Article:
Exciting news this week! La Chanca Life is expanding, with the acquisition of the house next door!
Jeanne’s father, Vic (see the About page for a reminder on the characters in this story!) has bought it as when it came on the market it seemed like too good an opportunity to lose.
Not only will it provide more space, it will also mean we don’t have to worry about getting bad neighbours or having the view down to the sea blocked.
An added bonus of having Vic on the street is that his age (I’m sure he won’t mind me saying that he is 94 years young) and venerability give me some street cred, as both the Moroccans and Gypsies really respect their old folk and look up to and after them. So to have him sitting in his chair on the street gives me an air of respectability! (As nobody here understands a woman living alone.)
Not that he will be moving there permanently, as he has a very nice peaceful country life with Jeanne in the wilds of Bedar, but a change of scene is good from time to time.
The house belonged to a Morrocan family, a young couple with a little boy. They originally said they were moving into it as they had sold their house a bit further up the street. Then they decided to sell both properties to move out of town closer to their work in the horticultural industry.
In the end the sale of their other house fell through and they are staying on the street, which is nice because they are a lovely family and say that we are now their family too and they will escort us on a visit to Morocco any time!
Which is great as I’ve been wanting to take the ferry across to north Africa for ages – it leaves from the port literally just across from the end of the Avenida del Mar, a ten minute walk from the house.
So, the new house is currently being gutted to adapt it to Vic’s needs and also to create extra space for guests and musical activities. Hopefully the work won’t take too long, otherwise I’ll be complaining about the new neighbour with all the dust and banging!!
At least it was our own skip blocking the road this week!
So what with all that going on, plus various trips and a bit of work thrown in, my blog output has suffered. I’m back on track now though and raring to go.
The purchase of the new house has highlighted one unpleasant aspect of life in La Chanca, however – the way animals are treated here.
When we went up to the terrace of the new house, we could see over the wall to next door and were appalled to see a poor dog, alone in his own excrement with no shade and only a bowl of stagnant water to drink.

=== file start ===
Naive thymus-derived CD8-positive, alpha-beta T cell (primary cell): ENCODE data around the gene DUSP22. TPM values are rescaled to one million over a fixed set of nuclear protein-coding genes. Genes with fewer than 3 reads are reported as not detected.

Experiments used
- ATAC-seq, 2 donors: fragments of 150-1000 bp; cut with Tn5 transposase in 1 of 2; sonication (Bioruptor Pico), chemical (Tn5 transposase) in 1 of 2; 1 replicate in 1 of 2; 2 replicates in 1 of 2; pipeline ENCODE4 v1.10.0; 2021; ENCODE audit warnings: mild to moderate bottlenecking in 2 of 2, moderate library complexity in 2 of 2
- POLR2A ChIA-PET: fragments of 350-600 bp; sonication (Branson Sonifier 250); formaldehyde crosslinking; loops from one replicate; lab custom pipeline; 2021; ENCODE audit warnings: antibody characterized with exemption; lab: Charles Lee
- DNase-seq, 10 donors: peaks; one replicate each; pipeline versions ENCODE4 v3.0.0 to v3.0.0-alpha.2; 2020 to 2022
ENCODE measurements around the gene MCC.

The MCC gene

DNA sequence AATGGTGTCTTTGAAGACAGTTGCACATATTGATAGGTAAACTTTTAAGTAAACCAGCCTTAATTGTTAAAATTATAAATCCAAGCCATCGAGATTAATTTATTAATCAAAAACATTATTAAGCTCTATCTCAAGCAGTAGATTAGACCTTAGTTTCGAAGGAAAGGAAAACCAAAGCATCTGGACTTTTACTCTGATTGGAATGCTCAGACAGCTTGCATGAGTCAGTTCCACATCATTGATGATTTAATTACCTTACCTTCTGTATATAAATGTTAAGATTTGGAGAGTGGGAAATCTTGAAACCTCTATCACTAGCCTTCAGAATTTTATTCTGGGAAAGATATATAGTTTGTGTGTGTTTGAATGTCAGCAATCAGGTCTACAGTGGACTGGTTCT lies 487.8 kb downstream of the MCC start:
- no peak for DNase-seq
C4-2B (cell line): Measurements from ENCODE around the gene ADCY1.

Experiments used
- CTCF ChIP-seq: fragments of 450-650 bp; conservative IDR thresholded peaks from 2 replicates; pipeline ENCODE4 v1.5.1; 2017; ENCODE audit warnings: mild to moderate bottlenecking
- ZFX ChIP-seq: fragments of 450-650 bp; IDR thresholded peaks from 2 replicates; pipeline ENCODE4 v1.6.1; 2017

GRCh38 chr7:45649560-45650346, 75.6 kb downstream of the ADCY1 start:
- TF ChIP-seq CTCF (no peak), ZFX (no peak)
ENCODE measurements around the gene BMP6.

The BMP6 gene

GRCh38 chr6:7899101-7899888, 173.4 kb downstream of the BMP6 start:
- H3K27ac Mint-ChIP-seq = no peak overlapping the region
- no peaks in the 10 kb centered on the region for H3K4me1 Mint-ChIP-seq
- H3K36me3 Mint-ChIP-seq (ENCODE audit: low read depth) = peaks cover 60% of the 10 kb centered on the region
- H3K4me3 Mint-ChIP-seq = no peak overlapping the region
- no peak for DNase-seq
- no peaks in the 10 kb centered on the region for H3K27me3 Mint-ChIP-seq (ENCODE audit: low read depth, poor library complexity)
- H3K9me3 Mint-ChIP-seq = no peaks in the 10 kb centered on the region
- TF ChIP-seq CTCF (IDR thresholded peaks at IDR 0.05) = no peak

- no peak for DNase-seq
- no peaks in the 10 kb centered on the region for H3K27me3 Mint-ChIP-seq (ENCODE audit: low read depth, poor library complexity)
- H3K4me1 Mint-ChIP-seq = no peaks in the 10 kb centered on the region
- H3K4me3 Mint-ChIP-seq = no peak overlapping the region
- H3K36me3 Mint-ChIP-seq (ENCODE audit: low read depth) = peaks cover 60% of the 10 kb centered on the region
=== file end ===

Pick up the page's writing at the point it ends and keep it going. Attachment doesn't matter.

I suggested calling the animal rescue centre but in the end we decided it was better just to try to look after him a bit until we could find out who owned him.
So Jeanne climbed over the wall and cleaned the terrace, I brought up clean water, dog biscuits and a blanket to lie on and we made him as comfortable as possible.
The dog (not the most beautiful of specimens, poor thing, with his ears clipped) was so happy, he started jumping up wanting to be petted.
Our very nice builder, Pepe, said if anyone asked he would say he did the clean up so we wouldn’t suffer any repercussions.
Anyway over the next couple of days things improved for the dog, a gypsy woman came to clean up properly and one of the young lads working with our builder said he would find him a home if the owner didn’t want him.
Meanwhile Jeanne met the family that own the house (and the dog) who are apparently going to be extending their adjoining house into that one, just like we are doing with the other.
Apparently the dog isn’t allowed inside because of the mess! Anyway, one way or another the dog will be properly looked after from now on.
Not everyone in the community treats animals badly, but there are a fair number of dogs cooped up in tiny sheds, birds in cages and a horse tethered in a yard all day long.
There’s nothing we can do about it directly without being seen as interfering in their community – the same with the rubbish that blows around the streets and cascades down any available hillside.
But I do believe that gradually, as more children are educated and more people start taking a pride in their houses and environment – and yes, also if more houses are sold to people outside the community – that type of thing will improve.
The word ‘gentrification’ springs to mind, and I would hate to see that happen such that the original community is displaced and priced out of their own area.
But basic aspects like cleanliness and treatment of animals can surely be improved, maybe by acting by example, without taking away or compromising any of the dignity or identity of the place and its inhabitants.
Time will tell, so keep reading and I’ll let you know how we get on with the new project and how and if the community becomes affected by our presence on the street.
In the meantime as not a week goes by without someone saying they have a house to sell and do I have a friend that wants to buy, I am thinking of setting up an estate agency!!